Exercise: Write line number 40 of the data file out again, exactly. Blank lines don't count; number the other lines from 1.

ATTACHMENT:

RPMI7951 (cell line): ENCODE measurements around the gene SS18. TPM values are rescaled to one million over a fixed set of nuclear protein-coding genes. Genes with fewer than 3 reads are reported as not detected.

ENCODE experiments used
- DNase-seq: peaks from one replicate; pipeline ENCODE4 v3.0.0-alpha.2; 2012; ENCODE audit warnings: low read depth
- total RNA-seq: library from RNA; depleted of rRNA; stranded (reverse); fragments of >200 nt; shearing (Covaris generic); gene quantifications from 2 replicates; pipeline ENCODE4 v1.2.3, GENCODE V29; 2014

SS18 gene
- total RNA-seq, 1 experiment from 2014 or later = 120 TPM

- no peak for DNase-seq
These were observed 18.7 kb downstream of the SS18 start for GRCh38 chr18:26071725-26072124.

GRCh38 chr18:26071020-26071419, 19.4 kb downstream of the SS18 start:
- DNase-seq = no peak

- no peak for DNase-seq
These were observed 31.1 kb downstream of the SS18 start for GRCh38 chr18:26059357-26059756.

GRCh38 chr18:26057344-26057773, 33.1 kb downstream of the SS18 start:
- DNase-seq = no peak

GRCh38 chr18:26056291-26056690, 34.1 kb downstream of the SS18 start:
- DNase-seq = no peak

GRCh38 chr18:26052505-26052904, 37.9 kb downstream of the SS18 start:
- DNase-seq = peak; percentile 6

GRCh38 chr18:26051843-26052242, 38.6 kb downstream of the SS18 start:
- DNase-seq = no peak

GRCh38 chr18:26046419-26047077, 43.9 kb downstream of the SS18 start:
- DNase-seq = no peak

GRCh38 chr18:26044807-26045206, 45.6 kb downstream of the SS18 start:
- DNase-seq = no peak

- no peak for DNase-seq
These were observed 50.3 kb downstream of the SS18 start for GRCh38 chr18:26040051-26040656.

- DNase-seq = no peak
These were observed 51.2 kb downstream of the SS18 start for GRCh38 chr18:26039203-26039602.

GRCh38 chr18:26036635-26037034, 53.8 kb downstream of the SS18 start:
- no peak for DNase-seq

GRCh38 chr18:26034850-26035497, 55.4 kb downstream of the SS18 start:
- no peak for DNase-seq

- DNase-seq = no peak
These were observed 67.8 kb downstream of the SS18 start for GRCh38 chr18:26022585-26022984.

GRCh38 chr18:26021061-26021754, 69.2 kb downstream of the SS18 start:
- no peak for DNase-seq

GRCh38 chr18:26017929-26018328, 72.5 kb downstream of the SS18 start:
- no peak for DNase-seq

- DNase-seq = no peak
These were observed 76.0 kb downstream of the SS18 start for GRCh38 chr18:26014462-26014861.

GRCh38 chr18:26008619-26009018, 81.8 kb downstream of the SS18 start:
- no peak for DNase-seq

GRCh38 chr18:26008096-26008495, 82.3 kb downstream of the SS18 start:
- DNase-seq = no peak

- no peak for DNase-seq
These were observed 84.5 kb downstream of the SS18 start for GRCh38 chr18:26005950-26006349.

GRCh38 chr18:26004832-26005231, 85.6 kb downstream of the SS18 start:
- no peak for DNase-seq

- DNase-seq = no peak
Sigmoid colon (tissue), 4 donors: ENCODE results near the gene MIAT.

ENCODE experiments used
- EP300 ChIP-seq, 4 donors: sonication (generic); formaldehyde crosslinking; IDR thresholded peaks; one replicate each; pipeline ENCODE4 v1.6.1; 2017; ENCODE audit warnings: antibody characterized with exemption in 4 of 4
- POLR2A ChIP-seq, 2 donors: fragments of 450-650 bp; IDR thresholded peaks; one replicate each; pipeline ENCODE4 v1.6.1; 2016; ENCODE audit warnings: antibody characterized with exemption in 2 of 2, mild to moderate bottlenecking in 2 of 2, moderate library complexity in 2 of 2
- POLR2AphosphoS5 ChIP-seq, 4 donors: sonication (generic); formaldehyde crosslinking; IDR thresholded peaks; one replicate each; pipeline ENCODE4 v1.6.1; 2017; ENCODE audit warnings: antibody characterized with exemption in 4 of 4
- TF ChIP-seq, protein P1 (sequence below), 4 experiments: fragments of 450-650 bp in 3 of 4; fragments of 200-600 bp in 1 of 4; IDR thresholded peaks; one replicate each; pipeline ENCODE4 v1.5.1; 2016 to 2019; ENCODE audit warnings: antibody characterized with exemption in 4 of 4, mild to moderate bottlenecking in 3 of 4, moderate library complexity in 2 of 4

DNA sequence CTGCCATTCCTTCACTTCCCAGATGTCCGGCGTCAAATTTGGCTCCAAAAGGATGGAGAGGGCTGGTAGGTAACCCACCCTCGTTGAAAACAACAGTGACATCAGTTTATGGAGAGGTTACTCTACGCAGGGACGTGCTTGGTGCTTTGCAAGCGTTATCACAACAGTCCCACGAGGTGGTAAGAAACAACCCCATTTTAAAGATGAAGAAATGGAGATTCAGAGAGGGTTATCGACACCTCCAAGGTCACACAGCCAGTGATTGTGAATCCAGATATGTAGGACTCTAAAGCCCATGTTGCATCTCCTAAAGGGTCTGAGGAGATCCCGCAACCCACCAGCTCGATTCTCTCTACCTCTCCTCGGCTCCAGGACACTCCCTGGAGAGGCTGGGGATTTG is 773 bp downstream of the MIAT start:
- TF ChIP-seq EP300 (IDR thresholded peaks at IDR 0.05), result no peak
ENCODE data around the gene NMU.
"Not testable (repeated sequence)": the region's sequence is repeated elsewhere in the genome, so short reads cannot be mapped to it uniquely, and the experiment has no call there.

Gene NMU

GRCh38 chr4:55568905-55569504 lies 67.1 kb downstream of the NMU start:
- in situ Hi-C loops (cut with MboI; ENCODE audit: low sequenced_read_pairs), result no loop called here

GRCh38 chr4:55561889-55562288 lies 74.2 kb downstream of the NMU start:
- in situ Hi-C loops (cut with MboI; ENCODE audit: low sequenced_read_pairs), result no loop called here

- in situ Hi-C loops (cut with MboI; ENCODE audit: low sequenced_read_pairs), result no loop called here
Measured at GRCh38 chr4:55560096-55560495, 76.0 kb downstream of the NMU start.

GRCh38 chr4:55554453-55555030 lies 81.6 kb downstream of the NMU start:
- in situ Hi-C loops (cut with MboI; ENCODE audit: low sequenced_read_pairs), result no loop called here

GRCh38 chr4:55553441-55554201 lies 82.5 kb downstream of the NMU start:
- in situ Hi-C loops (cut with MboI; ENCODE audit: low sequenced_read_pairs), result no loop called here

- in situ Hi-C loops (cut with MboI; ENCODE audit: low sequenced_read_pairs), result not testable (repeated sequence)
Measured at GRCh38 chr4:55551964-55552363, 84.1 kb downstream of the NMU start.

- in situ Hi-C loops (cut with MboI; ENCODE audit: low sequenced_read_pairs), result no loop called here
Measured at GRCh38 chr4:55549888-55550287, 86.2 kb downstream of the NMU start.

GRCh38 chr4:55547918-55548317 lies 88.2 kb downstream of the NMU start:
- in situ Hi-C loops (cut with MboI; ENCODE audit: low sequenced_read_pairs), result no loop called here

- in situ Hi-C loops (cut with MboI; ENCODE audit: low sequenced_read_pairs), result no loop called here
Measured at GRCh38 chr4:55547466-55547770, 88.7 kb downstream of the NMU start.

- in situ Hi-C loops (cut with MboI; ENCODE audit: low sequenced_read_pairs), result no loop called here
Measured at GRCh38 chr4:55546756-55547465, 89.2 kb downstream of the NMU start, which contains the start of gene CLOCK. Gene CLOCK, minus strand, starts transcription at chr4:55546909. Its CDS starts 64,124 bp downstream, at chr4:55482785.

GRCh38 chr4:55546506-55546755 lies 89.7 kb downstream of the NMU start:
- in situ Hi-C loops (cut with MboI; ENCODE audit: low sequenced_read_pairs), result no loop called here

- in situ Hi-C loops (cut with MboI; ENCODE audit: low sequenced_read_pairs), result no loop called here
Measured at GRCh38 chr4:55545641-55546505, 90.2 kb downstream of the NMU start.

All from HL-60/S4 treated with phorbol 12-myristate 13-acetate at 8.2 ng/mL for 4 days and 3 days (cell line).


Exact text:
These were observed 76.0 kb downstream of the SS18 start for GRCh38 chr18:26014462-26014861.